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Les Investigation of the Hysteresis Regime in the Cold Model of a Rotating-Pipe Swirl Burner

Les Investigation of the Hysteresis Regime in the Cold Model of a Rotating-Pipe Swirl Burner, R. Mullyadzhanov, M. Hadziabdic, and K. Hanjalic. Flow Turbulence and Combustion 2015, 94  (1, SI), 175–198.

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Abstract

We investigate numerically the hydrodynamics of regime transitions of flow in a cold replica of a non-premixed swirl burner in which hysteresis was detected when transiting from an attached long flame to a short lifted flame and vice versa (Hubner et al. Exper. Thermal and Fluid Scie. 27, 481-489 2003; Tummers et al. Comb. Flame 156 (2), 447-459 2009). The unconfined highly swirling annular jet is generated by rotating the outer pipe of the annular air supply at 4000 rpm, while gas is fed through an inner annulus. The imposed rotation number N = U-wall/U-0, controlled by the flow rate, ranged from 2.8 for the stable flame to 4.9 for the unstable flame. The large-eddy simulations (LES) results for two regimes, N = 2.8 and 3.26, agree well with the available experimental data, reproducing notably different sizes and strengths of the central recirculation bubble. Just as in the experiment, the transients were simulated by a sudden imposition of the inflow mass flux that corresponds to the target hysteretic state at an intermediate rotation number. Contrary to the experimental findings in flame, where both the stable and unstable flames were observed at the same bulk flow parameters in the hysteresis region (N = 3.26), the LES of cold flow resulted in indistinguishable time-averaged flow patterns differing from the both initial states, indicating that in the configuration considered the hysteresis is associated with flame lift-off and reattachment. The analysis of the transients dynamics showed, however, that the flow undergoes different adjustments when approaching from the stable and unstable initial states, suggesting that the hydrodynamics is indeed the precursor of hysteresis. The sudden hysteretic change of the regime observed depends on whether the thermal effects will overrule the inertia of the strong near-nozzle vortex structures.

BibTeX

@article{ ISI:000347407100009,
Author = {Mullyadzhanov, R. and Hadziabdic, M. and Hanjalic, K.},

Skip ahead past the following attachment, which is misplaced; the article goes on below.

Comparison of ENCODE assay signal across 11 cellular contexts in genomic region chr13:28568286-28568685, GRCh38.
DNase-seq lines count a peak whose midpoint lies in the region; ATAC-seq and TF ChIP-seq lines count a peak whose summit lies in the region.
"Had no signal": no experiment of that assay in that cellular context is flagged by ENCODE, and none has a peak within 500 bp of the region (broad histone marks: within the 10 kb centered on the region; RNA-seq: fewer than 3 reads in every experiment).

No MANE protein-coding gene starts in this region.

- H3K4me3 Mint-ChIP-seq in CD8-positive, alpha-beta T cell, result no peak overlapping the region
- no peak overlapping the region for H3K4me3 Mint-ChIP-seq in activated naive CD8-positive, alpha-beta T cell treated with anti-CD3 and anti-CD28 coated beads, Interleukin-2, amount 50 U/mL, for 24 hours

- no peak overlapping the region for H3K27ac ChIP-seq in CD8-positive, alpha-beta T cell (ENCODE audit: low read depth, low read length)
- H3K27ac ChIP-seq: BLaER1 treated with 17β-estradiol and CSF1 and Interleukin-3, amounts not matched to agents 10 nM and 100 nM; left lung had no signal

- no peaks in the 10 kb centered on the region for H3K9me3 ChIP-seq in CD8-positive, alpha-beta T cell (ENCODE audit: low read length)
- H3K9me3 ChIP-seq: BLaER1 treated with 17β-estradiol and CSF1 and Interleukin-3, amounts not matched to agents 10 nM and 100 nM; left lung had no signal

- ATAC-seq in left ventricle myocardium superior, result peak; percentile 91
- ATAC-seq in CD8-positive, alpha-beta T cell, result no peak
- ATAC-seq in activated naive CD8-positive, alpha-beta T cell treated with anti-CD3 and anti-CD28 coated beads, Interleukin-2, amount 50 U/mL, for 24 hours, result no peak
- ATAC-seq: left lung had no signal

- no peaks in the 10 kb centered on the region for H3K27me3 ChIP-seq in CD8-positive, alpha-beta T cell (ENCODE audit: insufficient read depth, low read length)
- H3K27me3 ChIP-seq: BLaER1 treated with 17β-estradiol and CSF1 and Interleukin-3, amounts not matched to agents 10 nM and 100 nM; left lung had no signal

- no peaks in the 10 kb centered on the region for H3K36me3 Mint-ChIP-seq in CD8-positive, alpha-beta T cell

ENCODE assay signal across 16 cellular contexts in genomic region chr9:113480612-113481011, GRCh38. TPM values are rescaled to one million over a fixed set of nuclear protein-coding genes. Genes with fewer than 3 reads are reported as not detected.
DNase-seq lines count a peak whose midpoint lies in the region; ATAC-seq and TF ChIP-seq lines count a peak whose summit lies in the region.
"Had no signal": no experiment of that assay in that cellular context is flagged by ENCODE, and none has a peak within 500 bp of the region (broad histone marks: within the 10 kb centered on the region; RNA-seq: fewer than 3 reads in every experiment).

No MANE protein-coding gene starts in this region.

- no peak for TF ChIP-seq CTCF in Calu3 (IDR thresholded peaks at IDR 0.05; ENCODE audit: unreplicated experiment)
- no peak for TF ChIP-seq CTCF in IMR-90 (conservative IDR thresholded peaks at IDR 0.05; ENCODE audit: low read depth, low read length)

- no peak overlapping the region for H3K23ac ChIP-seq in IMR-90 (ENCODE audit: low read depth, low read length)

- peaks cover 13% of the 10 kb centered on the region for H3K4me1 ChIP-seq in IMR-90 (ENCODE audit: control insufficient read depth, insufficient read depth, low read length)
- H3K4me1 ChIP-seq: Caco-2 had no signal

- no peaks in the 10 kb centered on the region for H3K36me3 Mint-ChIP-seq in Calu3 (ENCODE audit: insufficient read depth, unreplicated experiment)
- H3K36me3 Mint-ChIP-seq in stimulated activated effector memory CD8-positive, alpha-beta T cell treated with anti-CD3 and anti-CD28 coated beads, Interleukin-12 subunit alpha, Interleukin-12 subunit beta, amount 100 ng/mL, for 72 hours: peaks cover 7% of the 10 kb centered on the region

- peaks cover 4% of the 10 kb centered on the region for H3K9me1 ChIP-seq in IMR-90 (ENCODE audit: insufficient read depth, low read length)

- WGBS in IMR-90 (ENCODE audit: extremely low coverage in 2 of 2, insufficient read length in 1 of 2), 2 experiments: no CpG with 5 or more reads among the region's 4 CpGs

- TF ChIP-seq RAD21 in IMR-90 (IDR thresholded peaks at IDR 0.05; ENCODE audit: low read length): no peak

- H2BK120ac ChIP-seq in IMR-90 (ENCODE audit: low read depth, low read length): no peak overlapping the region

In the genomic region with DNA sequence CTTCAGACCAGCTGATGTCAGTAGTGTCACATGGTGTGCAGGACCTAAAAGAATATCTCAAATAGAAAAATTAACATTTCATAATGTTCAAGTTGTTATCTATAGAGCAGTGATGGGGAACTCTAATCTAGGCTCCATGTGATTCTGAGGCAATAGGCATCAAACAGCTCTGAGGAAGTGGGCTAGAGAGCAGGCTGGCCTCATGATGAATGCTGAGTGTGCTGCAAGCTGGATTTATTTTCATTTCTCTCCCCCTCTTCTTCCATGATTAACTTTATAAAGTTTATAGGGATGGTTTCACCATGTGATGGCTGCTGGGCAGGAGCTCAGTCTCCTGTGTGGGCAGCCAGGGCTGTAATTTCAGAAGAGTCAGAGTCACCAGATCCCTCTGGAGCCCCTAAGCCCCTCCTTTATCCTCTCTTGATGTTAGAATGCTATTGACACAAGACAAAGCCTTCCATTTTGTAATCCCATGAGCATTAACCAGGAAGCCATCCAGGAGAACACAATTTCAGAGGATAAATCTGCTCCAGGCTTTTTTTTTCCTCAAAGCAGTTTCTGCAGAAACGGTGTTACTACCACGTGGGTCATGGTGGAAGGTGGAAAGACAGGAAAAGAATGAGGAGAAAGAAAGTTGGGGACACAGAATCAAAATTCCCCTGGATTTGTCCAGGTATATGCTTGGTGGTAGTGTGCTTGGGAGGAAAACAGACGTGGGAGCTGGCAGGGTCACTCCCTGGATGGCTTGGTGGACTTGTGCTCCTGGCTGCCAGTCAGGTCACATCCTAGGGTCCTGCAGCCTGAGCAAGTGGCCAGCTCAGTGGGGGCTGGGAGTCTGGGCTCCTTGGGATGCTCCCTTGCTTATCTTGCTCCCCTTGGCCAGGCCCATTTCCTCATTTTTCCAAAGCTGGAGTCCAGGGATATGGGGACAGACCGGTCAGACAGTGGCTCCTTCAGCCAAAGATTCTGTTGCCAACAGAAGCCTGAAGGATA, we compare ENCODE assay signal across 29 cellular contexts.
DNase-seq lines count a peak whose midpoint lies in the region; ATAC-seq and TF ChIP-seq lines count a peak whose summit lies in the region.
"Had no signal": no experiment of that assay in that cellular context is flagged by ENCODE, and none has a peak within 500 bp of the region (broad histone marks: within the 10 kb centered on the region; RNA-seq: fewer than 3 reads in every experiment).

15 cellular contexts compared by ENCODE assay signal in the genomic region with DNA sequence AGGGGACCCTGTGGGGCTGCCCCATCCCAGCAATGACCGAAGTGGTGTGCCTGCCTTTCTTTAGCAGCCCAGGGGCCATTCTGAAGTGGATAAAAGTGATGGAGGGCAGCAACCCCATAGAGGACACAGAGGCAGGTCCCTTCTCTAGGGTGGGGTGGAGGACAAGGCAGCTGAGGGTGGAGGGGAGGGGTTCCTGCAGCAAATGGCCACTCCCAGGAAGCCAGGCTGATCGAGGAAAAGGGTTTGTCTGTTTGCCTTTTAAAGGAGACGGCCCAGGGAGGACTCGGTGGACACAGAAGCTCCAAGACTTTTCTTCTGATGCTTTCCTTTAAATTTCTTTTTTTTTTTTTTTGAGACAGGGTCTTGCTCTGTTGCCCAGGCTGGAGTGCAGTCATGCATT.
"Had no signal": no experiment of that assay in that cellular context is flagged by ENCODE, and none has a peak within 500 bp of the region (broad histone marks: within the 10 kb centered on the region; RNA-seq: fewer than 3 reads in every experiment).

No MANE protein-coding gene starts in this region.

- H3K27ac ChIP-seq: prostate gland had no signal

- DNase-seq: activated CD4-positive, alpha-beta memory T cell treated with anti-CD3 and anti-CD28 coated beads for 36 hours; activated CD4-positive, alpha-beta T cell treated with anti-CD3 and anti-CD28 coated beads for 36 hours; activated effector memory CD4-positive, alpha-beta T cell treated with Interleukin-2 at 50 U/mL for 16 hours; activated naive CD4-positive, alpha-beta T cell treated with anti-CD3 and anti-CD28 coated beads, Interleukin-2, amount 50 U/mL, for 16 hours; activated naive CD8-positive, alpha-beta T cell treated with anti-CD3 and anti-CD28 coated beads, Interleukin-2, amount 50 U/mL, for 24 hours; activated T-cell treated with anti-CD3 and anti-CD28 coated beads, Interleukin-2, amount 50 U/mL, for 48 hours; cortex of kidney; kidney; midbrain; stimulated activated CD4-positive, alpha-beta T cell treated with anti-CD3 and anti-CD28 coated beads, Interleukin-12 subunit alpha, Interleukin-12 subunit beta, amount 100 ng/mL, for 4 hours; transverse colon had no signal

Title = {Les Investigation of the Hysteresis Regime in the Cold Model of a Rotating-Pipe Swirl Burner},
Journal = {Flow Turbulence and Combustion},
Year = {2015},
Volume = {94},
Number = {1, SI},
Pages = {175-198},
Month = {},
Abstract = {We investigate numerically the hydrodynamics of regime transitions of flow in a cold replica of a non-premixed swirl burner in which hysteresis was detected when transiting from an attached long flame to a short lifted flame and vice versa (Hubner et al. Exper. Thermal and Fluid Scie. 27, 481-489 2003; Tummers et al. Comb. Flame 156 (2), 447-459 2009). The unconfined highly swirling annular jet is generated by rotating the outer pipe of the annular air supply at 4000 rpm, while gas is fed through an inner annulus. The imposed rotation number N = U-wall/U-0, controlled by the flow rate, ranged from 2.8 for the stable flame to 4.9 for the unstable flame. The large-eddy simulations (LES) results for two regimes, N = 2.8 and 3.26, agree well with the available experimental data, reproducing notably different sizes and strengths of the central recirculation bubble. Just as in the experiment, the transients were simulated by a sudden imposition of the inflow mass flux that corresponds to the target hysteretic state at an intermediate rotation number. Contrary to the experimental findings in flame, where both the stable and unstable flames were observed at the same bulk flow parameters in the hysteresis region (N = 3.26), the LES of cold flow resulted in indistinguishable time-averaged flow patterns differing from the both initial states, indicating that in the configuration considered the hysteresis is associated with flame lift-off and reattachment. The analysis of the transients dynamics showed, however, that the flow undergoes different adjustments when approaching from the stable and unstable initial states, suggesting that the hydrodynamics is indeed the precursor of hysteresis. The sudden hysteretic change of the regime observed depends on whether the thermal effects will overrule the inertia of the strong near-nozzle vortex structures.},
DOI = {10.1007/s10494-014-9583-z},
ISSN = {1386-6184},
EISSN = {1573-1987},
Unique-ID = {ISI:000347407100009},
}

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